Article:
There are many other tricks of the trade when it comes to cycling. Amanda was so excited the first time she managed to eat at the same time as cycling, and not fall! Her training friend, Bernard, says he has never seen someone so excited. She does not lack energy or drive! Amanda filled me in on several other skills long distance cyclists need to have – like “peeing while riding”. What?? Did I hear that correctly? My peeing in the woods on a long run is nothing compared to this! Yes, I had heard correctly. Amanda elaborated: “You know those two water bottles on the bike? Well, one is for drinking and one is for rinsing.” She also gave me two tips: it is easier to pee when riding downhill; and it’s easiest when it is raining (I could have figured that one out). Other cycling tips she shared were: to wear padded cycling shorts (I still need to invest in a pair of these); and use specific cycling ointment to protect your special parts. This is all new to me…
Running was definitely the easiest sport to pick up. Amanda has an athletic background, having rowed for a couple of years. Now she just had to channel that energy into running forwards and learn how to pace herself for a long event. Amanda’s first race was the “Around the Bay” race in Hamilton (March 2013) – a 30km, hilly race. She had a pace partner who ran with her and had to slow her down at the outset in order to get her through the 30k effectively. Another mission successfully completed.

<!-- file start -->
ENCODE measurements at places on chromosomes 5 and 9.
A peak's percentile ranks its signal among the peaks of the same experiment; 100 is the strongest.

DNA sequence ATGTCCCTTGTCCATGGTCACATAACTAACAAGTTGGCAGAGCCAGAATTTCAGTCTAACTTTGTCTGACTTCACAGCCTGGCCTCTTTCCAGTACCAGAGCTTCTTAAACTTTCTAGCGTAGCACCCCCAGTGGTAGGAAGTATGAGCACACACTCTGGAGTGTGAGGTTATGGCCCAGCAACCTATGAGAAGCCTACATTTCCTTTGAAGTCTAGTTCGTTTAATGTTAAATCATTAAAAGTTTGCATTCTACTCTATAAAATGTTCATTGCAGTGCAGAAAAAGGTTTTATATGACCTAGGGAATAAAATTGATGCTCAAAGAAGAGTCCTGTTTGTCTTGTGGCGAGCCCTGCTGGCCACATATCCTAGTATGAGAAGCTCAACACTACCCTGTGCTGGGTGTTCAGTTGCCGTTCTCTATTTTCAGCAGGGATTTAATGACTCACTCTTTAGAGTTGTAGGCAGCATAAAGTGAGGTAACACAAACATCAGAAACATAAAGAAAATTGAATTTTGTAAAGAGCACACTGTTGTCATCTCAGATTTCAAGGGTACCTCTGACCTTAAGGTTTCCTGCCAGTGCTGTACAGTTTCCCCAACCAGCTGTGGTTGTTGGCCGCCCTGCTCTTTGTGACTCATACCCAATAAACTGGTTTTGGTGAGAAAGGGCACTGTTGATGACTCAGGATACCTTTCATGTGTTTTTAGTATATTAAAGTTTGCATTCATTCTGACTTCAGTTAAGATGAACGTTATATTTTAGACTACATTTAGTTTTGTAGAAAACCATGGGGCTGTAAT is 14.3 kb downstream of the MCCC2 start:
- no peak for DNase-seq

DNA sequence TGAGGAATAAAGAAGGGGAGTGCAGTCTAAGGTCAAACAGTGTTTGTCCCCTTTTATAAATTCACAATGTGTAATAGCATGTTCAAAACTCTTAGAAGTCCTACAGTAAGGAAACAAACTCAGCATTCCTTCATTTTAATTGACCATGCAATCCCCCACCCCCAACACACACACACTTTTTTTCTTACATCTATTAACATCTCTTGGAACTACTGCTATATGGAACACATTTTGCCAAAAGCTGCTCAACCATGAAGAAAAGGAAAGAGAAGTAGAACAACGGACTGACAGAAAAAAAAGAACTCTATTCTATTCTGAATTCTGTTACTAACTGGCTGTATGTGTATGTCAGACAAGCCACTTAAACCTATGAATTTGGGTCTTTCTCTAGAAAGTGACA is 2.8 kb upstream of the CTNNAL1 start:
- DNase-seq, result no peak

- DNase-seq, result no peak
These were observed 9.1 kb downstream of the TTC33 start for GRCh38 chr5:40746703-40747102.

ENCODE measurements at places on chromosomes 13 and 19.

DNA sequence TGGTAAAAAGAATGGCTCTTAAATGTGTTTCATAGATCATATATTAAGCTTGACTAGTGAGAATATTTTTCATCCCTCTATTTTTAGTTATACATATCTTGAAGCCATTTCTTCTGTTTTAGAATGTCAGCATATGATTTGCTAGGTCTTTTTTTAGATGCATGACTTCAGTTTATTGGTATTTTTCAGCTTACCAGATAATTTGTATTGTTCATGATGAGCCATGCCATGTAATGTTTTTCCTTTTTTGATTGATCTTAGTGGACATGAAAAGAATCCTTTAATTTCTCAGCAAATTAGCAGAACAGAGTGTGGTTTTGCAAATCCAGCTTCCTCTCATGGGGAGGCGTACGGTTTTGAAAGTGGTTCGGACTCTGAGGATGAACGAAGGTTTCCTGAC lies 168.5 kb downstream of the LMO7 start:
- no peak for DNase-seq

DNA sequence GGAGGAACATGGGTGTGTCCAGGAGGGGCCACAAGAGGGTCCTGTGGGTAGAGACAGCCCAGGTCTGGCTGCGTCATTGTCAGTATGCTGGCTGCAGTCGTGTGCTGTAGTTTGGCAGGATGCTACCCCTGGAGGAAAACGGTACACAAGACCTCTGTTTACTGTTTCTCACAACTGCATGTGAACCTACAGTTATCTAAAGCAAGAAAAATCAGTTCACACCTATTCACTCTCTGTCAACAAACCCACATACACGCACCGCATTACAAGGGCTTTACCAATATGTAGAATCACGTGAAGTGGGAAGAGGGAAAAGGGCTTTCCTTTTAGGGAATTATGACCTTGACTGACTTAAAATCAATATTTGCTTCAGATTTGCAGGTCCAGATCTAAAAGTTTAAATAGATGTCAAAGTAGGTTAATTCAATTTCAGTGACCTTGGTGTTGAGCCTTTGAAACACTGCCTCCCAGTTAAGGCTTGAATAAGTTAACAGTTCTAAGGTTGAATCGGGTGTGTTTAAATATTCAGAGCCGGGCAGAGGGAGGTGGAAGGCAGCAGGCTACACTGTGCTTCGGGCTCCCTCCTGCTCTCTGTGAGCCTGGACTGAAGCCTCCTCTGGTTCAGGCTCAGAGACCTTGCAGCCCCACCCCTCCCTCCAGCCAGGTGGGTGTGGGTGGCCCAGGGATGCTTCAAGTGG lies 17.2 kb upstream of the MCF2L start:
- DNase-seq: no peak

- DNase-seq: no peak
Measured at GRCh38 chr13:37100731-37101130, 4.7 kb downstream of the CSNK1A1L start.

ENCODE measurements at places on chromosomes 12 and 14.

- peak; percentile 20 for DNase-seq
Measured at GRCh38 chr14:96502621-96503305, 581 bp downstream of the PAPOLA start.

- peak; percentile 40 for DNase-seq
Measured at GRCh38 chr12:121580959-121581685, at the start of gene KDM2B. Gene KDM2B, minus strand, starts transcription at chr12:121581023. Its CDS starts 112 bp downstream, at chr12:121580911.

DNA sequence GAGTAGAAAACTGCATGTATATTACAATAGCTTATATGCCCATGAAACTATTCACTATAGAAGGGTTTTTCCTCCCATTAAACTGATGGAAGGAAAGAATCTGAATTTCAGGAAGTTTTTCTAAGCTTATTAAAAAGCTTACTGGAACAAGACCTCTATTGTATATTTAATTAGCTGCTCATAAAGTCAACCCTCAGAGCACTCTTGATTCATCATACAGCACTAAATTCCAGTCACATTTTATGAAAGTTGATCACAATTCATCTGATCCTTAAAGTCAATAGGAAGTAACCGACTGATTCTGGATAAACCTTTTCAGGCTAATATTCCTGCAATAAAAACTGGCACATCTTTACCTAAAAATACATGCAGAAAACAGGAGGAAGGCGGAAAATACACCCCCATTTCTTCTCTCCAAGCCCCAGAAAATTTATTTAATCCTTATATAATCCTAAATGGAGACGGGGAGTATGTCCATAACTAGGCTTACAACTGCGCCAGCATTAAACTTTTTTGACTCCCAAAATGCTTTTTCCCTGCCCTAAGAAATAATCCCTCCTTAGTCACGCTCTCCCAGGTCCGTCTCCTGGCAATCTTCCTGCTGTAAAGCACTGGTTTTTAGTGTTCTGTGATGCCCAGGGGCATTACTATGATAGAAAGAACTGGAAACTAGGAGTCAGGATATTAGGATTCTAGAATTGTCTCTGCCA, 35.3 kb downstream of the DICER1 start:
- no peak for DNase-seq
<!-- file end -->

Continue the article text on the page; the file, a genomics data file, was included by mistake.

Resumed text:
A typical week for 28 year old Amanda means juggling multiple workouts of three sports around her full-time work schedule in the school board, as a communicative disorders assistant. Amanda swims Tues, Thurs. Friday mornings (5:30), cycles Tues, Thurs. evenings and long rides on Saturdays. Run workouts are Wednesday evenings, Thursday runs off the bike and long runs on Sundays. Amanda states: “The best part of training for the Ironman was sharing this experience with my friends. Having them teach me about what they are so passionate about. Barb always stayed after practice with me if I needed extra work. She is very supportive!”
Once Amanda has an idea stuck in her head, she is going to go for it. She has a drive to do her best and she admits that she is very competitive. Amanda achieved her goal. She completed the Ironman in 13:30:13. Many people doubted; some even called her a “freak” when they first heard of her ambitions. (“Don’t you know that many people who have done triathlons haven’t even done an Ironman?! And you haven’t even done a triathlon!”) Amanda proves to us that when you set your mind to something and give it your all, you can do it!
I had the joy of riding with Amanda and the Trysport racing team on Saturday. I set off on what I thought was going to be a 90 min ride and returned home 4 hours later. Another helpful piece of advice from Amanda: “Always bring along more fuel than you think you’ll need; workouts tend to be longer than expected!” It was a great ride and I understand Amanda’s passion and drive. Amanda plans to keep training and get quicker. She is pulling back her distance to do the half Ironman so she can focus on speed. I look forward to training with her and seeing what new and exciting feats are in her future.